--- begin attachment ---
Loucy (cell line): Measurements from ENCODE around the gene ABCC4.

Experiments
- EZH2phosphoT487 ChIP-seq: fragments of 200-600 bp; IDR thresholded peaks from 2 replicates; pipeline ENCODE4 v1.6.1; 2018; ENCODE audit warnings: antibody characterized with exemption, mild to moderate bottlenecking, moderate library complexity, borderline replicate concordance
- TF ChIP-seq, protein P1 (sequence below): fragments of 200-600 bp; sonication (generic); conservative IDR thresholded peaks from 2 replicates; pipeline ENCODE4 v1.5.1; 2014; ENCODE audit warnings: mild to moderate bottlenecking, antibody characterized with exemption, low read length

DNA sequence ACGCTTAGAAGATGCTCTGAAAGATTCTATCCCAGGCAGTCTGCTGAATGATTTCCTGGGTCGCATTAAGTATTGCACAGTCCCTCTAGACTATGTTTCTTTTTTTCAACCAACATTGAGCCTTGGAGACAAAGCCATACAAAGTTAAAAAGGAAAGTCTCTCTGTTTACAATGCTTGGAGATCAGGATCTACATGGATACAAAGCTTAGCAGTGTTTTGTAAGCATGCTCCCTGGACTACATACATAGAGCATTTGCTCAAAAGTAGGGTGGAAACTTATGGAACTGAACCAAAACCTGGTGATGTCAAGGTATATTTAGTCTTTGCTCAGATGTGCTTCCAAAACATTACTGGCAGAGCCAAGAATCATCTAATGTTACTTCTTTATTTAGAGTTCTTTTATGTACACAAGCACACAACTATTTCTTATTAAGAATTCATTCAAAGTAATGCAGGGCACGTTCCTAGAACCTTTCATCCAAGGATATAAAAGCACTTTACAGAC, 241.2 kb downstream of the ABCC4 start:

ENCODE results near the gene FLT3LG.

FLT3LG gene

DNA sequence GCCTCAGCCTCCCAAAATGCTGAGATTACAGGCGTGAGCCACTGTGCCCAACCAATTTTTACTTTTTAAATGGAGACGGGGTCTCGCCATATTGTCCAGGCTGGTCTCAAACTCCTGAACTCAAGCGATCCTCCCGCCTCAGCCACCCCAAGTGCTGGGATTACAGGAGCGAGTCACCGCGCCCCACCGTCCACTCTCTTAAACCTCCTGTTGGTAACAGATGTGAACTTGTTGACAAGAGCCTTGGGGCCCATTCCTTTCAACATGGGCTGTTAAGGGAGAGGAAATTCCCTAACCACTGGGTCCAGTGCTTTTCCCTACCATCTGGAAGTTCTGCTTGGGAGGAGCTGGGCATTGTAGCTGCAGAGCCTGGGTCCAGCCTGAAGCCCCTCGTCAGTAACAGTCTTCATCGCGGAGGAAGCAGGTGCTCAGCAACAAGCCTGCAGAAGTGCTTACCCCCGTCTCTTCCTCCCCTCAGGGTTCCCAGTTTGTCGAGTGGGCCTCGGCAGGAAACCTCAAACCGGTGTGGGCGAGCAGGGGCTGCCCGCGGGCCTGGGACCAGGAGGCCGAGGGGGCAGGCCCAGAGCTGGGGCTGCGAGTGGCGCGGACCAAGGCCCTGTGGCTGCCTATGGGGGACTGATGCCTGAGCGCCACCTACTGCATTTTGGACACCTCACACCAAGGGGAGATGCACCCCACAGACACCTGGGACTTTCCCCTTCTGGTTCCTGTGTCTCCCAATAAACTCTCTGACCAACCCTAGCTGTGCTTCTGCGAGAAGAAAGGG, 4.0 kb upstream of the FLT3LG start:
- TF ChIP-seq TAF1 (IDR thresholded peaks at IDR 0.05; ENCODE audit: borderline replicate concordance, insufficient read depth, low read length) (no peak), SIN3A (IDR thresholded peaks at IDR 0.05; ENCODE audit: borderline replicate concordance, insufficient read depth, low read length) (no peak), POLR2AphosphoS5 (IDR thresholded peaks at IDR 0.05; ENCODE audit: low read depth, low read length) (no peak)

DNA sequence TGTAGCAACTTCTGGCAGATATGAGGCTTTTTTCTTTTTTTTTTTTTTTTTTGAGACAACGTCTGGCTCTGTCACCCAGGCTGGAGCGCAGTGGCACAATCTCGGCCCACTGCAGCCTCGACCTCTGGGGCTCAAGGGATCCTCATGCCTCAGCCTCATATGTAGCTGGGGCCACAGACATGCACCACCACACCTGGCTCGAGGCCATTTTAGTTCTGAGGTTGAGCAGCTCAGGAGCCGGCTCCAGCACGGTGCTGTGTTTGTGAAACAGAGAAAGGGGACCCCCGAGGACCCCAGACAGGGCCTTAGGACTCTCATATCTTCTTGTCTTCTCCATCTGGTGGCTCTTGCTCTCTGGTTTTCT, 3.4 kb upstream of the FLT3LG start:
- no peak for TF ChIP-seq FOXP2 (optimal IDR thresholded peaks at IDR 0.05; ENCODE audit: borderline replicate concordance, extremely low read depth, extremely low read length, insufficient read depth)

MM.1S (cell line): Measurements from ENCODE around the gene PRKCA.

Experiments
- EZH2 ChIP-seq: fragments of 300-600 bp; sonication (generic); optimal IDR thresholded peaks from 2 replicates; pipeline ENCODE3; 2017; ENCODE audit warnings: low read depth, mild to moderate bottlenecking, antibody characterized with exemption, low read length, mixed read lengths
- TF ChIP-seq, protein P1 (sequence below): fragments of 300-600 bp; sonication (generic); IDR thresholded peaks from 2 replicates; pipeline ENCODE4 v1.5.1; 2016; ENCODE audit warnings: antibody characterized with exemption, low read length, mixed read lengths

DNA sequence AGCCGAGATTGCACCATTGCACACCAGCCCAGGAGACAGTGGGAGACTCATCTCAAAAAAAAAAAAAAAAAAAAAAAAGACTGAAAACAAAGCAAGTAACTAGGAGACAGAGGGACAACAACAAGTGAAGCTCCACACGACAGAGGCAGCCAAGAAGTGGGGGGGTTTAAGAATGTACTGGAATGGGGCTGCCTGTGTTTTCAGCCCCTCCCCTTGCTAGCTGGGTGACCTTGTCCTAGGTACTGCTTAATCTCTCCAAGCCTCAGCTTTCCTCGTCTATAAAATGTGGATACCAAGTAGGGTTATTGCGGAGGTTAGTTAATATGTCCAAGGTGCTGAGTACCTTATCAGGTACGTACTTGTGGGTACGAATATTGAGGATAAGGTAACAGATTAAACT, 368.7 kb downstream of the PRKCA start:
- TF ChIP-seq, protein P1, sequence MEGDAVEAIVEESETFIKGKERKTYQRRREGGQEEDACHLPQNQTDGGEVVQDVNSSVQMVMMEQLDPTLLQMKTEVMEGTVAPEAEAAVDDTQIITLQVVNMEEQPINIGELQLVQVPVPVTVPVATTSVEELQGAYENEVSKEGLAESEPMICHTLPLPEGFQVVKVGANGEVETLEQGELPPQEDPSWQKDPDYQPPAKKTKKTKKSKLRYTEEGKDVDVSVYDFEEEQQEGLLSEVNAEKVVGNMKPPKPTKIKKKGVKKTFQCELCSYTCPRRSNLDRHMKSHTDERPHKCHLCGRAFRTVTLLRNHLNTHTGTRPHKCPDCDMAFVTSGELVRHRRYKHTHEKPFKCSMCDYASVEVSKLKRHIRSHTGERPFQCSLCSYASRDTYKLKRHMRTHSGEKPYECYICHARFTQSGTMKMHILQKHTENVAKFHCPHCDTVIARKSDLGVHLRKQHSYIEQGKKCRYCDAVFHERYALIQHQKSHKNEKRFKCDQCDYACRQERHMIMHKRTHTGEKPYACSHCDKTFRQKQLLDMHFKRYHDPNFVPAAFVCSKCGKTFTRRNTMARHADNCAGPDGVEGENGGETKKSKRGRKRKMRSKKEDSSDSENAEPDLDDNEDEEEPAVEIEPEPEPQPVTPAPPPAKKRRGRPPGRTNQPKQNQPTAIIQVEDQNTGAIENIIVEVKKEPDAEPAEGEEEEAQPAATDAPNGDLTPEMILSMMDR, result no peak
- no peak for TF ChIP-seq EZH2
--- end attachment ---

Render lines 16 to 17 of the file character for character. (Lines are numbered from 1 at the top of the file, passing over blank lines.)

DNA sequence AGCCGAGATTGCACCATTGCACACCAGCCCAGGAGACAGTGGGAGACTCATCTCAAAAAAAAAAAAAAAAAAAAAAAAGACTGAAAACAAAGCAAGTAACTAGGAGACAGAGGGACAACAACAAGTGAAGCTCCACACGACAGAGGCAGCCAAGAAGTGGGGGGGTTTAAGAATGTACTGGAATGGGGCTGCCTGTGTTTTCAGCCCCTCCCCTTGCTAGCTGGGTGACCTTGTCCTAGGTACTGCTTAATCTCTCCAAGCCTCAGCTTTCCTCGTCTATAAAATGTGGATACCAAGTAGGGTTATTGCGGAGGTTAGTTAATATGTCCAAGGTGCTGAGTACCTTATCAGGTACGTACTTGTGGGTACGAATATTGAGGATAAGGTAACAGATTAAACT, 368.7 kb downstream of the PRKCA start:
- TF ChIP-seq, protein P1, sequence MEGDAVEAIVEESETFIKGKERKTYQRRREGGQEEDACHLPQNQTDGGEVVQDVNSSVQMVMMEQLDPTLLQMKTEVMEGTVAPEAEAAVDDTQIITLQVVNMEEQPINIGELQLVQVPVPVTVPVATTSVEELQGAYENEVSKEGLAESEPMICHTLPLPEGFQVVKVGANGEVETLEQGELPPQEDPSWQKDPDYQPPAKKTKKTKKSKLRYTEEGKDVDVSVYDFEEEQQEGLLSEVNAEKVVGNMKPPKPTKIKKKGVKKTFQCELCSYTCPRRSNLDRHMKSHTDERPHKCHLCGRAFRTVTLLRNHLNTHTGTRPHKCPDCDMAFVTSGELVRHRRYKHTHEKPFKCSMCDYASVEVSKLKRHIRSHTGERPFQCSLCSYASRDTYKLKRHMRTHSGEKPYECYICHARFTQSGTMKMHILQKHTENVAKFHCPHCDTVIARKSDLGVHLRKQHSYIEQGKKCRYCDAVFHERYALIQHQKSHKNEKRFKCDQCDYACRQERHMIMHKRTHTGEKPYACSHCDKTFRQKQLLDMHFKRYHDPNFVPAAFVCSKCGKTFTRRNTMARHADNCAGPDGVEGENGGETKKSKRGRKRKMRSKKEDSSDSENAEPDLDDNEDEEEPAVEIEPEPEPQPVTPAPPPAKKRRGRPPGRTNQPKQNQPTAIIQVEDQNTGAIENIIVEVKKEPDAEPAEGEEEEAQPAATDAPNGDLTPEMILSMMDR, result no peak